1159 description above.
1160 .TP 10
1161 \fB\-oB\fP <\fIn\fP>
1162 This is a debugging option which limits the maximum number of messages that can
1163 be delivered down one SMTP connection, overriding the value set in any smtp
1164 transport. If <\fIn\fP> is omitted, the limit is set to 1.
1165 .TP 10
1166 \fB\-odb\fP
1167 This option applies to all modes in which Exim accepts incoming messages,
1168 including the listening daemon. It requests "background" delivery of such
1169 messages, which means that the accepting process automatically starts a
1170 delivery process for each message received, but does not wait for the delivery
1171 processes to finish.
1172 .sp
1173 When all the messages have been received, the reception process exits,
1174 leaving the delivery processes to finish in their own time. The standard output
1175 and error streams are closed at the start of each delivery process.
1176 This is the default action if none of the \fB\-od\fP options are present.
1177 .sp
1178 If one of the queueing options in the configuration file
1179 (\fBqueue_only\fP or \fBqueue_only_file\fP, for example) is in effect, \fB\-odb\fP
1180 overrides it if \fBqueue_only_override\fP is set true, which is the default
1181 setting. If \fBqueue_only_override\fP is set false, \fB\-odb\fP has no effect.
1182 .TP 10
1183 \fB\-odf\fP
1184 This option requests "foreground" (synchronous) delivery when Exim has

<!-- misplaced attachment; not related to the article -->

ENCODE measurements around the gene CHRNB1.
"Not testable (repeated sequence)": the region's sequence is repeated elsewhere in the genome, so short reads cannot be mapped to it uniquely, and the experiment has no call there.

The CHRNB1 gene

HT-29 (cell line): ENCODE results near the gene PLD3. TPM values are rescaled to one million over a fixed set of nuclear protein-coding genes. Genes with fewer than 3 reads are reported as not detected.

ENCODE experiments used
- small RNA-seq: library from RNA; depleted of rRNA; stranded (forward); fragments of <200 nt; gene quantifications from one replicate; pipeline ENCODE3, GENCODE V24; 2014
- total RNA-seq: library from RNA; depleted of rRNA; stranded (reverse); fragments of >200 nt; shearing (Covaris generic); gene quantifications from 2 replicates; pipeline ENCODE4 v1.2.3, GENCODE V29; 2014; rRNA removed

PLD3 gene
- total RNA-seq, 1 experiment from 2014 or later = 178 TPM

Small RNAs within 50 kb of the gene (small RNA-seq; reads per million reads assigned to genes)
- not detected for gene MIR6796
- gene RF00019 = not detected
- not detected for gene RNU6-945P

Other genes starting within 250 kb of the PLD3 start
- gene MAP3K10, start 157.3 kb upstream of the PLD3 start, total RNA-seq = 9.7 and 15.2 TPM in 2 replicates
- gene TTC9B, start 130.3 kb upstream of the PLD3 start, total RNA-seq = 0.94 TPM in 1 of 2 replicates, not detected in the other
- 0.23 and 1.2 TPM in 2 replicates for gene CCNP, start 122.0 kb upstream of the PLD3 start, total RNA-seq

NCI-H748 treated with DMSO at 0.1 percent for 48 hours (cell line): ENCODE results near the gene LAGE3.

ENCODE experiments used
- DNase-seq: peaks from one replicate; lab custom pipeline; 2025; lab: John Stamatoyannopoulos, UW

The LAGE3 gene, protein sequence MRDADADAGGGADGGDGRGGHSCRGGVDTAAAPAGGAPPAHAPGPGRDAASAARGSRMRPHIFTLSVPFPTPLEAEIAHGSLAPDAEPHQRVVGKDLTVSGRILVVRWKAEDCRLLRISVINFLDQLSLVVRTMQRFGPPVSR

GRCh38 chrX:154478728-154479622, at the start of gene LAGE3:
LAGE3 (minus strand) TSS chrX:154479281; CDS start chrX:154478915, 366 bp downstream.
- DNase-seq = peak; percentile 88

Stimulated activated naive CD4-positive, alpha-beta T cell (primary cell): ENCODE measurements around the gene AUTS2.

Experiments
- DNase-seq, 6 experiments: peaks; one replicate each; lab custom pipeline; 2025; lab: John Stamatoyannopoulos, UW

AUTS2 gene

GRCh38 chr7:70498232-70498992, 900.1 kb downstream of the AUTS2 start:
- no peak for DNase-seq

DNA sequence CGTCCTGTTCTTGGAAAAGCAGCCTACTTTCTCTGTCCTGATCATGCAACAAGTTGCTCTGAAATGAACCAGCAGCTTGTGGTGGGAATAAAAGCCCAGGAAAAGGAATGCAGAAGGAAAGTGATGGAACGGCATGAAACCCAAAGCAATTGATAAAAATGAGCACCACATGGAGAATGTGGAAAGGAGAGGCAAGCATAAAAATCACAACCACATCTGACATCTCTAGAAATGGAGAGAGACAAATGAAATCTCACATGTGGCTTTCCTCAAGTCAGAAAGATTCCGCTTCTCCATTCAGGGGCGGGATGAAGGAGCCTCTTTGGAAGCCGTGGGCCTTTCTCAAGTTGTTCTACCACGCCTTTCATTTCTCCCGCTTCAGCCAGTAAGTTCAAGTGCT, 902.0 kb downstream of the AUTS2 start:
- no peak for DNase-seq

1185 accepted a locally\-generated message. (For the daemon it is exactly the same as
1186 \fB\-odb\fP.) A delivery process is automatically started to deliver the message,
1187 and Exim waits for it to complete before proceeding.
1188 .sp
1189 The original Exim reception process does not finish until the delivery
1190 process for the final message has ended. The standard error stream is left open
1191 during deliveries.
1192 .sp
1193 However, like \fB\-odb\fP, this option has no effect if \fBqueue_only_override\fP is
1194 false and one of the queueing options in the configuration file is in effect.
1195 .sp
1196 If there is a temporary delivery error during foreground delivery, the
1197 message is left on the queue for later delivery, and the original reception
1198 process exits.
1199 .TP 10
1200 \fB\-odi\fP
1201 This option is synonymous with \fB\-odf\fP. It is provided for compatibility with
1202 Sendmail.
1203 .TP 10
1204 \fB\-odq\fP
1205 This option applies to all modes in which Exim accepts incoming messages,
1206 including the listening daemon. It specifies that the accepting process should
1207 not automatically start a delivery process for each message received. Messages
1208 are placed on the queue, and remain there until a subsequent queue runner
1209 process encounters them. There are several configuration options (such as
1210 \fBqueue_only\fP) that can be used to queue incoming messages under certain
1211 conditions. This option overrides all of them and also \fB\-odqs\fP. It always
1212 forces queueing.
1213 .TP 10
1214 \fB\-odqs\fP
1215 This option is a hybrid between \fB\-odb\fP/\fB\-odi\fP and \fB\-odq\fP.
1216 However, like \fB\-odb\fP and \fB\-odi\fP, this option has no effect if
1217 \fBqueue_only_override\fP is false and one of the queueing options in the
1218 configuration file is in effect.
1219 .sp
1220 When \fB\-odqs\fP does operate, a delivery process is started for each incoming
1221 message, in the background by default, but in the foreground if \fB\-odi\fP is
1222 also present. The recipient addresses are routed, and local deliveries are done
1223 in the normal way. However, if any SMTP deliveries are required, they are not
1224 done at this time, so the message remains on the queue until a subsequent queue
1225 runner process encounters it. Because routing was done, Exim knows which
1226 messages are waiting for which hosts, and so a number of messages for the same